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Laszlo Csatary, Former Canadian, Indicted For Nazi-Era War Crimes

06/18/2013 11:34 EDT | Updated 06/18/2013 11:36 EDT
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Laszlo Csatary (L), aka Ladislaus Csizsik-Csatary, leaves the courthouse in Budapest on July 18, 2012, after he was placed under house arrest for 30 days following questioning by an investigative judge at the military's prosecution's office. Meanwhile the Simon Wiesenthal Centre welcomed the arrest by Hungarian police of the Nazi war crimes suspect, who topped the US Nazi-hunting organisation's most wanted list. Csatary is accused by the Wiesenthal Center of having helped organise the deportation of some 15,700 Jews to the Auschwitz death camp during World War II. AFP PHOTO / ATTILA KISBENEDEK (Photo credit should read ATTILA KISBENEDEK/AFP/GettyImages)

Laszlo Csatary, a Hungarian who lived in Canada for several decades, has been indicted by Hungarian prosecutors for Nazi-era war crimes, including sending Jews to Auschwitz and running an internment camp.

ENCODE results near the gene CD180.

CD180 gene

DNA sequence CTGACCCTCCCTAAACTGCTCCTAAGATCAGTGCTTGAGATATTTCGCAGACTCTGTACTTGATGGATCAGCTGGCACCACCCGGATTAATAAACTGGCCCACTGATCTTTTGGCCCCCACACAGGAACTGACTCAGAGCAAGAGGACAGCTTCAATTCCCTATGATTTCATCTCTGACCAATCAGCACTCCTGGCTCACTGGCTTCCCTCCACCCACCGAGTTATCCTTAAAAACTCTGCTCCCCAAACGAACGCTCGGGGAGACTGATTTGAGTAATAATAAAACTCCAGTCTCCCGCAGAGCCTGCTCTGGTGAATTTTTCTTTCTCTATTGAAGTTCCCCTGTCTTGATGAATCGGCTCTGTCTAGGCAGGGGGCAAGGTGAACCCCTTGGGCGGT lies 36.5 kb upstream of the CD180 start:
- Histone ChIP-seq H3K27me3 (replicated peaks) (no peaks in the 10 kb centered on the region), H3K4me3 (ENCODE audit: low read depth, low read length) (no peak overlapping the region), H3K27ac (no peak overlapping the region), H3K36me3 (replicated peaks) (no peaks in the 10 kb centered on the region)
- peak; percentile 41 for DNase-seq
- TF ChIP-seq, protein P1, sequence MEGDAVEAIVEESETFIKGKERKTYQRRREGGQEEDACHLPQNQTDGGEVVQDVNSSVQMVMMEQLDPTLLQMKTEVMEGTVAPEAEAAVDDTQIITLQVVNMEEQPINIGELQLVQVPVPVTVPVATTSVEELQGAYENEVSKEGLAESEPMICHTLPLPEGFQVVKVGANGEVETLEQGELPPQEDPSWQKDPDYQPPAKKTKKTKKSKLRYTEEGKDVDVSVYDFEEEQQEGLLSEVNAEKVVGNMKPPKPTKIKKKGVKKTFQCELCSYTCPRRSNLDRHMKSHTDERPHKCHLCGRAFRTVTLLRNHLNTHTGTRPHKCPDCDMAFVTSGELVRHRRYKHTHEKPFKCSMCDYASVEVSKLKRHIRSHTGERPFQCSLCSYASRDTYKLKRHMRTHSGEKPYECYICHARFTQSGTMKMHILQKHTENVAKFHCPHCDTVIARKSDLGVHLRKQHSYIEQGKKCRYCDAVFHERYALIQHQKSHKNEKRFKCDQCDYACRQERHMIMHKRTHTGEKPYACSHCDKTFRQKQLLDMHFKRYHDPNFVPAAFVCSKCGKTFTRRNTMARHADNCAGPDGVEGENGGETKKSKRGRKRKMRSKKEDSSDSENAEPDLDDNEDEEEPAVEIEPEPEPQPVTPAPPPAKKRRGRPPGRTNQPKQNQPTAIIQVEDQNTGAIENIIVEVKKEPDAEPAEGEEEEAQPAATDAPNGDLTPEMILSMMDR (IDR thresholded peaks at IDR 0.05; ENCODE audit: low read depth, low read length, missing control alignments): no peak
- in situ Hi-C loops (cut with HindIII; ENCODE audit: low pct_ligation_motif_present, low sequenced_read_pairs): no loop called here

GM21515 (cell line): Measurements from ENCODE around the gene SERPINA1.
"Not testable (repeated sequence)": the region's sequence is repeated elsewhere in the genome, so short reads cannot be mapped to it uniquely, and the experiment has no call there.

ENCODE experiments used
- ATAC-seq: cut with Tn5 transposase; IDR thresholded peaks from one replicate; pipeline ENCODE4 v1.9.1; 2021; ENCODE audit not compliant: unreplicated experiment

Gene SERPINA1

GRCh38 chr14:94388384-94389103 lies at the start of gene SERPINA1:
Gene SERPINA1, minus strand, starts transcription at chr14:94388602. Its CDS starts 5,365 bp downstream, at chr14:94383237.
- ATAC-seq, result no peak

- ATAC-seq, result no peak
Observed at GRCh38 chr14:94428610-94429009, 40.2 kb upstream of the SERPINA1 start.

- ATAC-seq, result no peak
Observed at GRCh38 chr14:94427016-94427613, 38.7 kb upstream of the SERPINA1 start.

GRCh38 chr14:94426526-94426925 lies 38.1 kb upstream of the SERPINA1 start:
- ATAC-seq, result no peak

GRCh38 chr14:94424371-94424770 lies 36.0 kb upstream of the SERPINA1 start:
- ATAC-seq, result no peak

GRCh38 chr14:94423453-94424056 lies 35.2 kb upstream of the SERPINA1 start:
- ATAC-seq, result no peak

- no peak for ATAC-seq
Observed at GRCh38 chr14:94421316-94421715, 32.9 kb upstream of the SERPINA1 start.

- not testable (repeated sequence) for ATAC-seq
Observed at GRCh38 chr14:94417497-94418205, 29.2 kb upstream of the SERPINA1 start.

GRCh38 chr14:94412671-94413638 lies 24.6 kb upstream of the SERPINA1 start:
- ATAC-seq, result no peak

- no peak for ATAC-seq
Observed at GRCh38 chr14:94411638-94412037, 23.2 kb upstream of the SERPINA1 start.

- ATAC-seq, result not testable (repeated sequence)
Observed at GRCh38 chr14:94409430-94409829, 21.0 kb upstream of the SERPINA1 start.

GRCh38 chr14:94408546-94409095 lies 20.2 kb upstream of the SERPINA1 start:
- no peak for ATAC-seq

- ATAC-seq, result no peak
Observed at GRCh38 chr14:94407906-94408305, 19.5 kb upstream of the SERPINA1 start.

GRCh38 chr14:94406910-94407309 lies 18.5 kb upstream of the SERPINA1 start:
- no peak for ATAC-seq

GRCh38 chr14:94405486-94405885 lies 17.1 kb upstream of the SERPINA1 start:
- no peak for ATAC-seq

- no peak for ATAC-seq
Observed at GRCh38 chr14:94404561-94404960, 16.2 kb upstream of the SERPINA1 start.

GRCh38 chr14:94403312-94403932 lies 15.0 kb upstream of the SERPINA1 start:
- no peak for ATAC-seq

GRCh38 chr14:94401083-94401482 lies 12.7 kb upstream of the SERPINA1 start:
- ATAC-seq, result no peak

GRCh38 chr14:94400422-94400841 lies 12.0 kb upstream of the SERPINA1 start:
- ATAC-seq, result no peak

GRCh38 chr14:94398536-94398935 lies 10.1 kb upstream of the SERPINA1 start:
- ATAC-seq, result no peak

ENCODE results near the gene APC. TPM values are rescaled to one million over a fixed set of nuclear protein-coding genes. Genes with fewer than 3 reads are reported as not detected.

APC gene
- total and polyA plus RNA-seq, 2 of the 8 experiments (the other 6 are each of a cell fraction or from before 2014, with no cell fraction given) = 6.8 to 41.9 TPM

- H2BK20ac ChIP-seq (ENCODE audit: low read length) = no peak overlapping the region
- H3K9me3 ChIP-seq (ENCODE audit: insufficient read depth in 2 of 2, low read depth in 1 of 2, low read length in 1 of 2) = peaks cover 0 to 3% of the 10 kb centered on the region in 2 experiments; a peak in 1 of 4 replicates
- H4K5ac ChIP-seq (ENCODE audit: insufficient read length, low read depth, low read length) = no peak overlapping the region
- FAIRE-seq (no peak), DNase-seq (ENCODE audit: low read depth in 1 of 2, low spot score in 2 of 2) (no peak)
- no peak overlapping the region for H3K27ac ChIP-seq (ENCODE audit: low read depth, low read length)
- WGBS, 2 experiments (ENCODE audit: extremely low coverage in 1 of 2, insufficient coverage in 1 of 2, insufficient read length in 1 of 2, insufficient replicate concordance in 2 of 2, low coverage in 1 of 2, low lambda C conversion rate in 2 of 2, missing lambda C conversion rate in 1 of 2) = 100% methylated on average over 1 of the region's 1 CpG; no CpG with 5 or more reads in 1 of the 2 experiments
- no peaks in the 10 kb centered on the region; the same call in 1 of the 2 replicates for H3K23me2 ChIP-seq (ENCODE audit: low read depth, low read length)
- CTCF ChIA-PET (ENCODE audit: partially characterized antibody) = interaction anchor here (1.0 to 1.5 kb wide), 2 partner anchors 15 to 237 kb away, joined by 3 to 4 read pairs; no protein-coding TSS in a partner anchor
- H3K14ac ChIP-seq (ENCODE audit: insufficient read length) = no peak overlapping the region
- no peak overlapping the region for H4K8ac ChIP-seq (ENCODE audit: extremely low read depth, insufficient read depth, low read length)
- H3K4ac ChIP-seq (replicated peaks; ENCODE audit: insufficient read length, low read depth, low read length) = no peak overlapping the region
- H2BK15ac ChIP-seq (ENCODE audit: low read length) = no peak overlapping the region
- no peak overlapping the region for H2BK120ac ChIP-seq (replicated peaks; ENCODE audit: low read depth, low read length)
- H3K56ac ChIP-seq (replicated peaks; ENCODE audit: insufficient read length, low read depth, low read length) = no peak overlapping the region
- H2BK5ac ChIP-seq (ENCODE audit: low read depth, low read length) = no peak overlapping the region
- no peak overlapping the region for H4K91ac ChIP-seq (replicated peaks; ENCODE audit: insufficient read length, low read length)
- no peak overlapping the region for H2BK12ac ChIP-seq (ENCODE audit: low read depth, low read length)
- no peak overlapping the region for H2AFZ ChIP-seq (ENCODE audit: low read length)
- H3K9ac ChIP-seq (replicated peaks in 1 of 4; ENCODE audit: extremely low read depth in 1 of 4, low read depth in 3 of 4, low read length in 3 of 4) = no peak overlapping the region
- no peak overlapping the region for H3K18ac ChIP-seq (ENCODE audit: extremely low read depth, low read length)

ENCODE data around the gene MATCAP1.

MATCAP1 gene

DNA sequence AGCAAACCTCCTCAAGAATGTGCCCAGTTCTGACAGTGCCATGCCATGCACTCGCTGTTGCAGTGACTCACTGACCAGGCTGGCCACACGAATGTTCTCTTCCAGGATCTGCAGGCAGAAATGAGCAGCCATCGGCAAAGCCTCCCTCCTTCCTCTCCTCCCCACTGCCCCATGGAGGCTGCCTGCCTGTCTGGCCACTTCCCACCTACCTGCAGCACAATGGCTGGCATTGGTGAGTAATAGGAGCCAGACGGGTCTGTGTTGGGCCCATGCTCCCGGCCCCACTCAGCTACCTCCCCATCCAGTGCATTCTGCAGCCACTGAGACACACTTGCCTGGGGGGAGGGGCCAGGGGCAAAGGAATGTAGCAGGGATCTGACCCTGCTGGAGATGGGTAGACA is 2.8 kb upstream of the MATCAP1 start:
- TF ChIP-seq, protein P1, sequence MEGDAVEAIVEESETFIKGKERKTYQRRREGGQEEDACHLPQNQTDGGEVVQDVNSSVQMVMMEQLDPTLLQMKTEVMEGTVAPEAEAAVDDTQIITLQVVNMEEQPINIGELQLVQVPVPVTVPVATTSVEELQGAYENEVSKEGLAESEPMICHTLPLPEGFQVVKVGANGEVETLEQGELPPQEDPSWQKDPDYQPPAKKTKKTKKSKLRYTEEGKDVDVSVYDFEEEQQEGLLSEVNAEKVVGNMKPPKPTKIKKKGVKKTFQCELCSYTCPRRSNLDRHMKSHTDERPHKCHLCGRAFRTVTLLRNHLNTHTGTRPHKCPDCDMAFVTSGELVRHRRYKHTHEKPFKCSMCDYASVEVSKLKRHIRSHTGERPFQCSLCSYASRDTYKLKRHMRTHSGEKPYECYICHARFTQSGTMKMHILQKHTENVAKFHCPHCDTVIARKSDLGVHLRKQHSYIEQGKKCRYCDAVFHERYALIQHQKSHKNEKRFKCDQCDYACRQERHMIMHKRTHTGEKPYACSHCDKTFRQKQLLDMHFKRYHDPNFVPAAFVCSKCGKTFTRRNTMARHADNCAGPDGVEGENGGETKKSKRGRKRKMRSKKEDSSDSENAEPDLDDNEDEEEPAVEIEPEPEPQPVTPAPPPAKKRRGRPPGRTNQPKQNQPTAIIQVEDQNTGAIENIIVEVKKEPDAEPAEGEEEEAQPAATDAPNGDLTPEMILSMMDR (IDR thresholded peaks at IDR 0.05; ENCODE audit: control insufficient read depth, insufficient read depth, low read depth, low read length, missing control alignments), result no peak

Csatary, 98, worked as an art dealer in Canada for several decades but left in 1997 before a deportation hearing, the Associated Press reports. His Canadian citizenship was later revoked.

The Hungarian allegedly served in the Nazi police in Kosice, now in Slovakia. Csatary denies the charges.

"With his actions, Laszlo Csatary... deliberately provided help to the unlawful executions and torture committed against Jews deported to concentration camps," the prosecutor's statement reads.

Csatary was found guilty in absentia in 1948 and arrested by Hungarian authorities in 2012, Reuters reports.

Survivors remember Csatary's presence. “I can see him in front of me,” Holocaust survivor Edita Salamonova told The Associated Press. “A tall, handsome man but with a heart of stone.”

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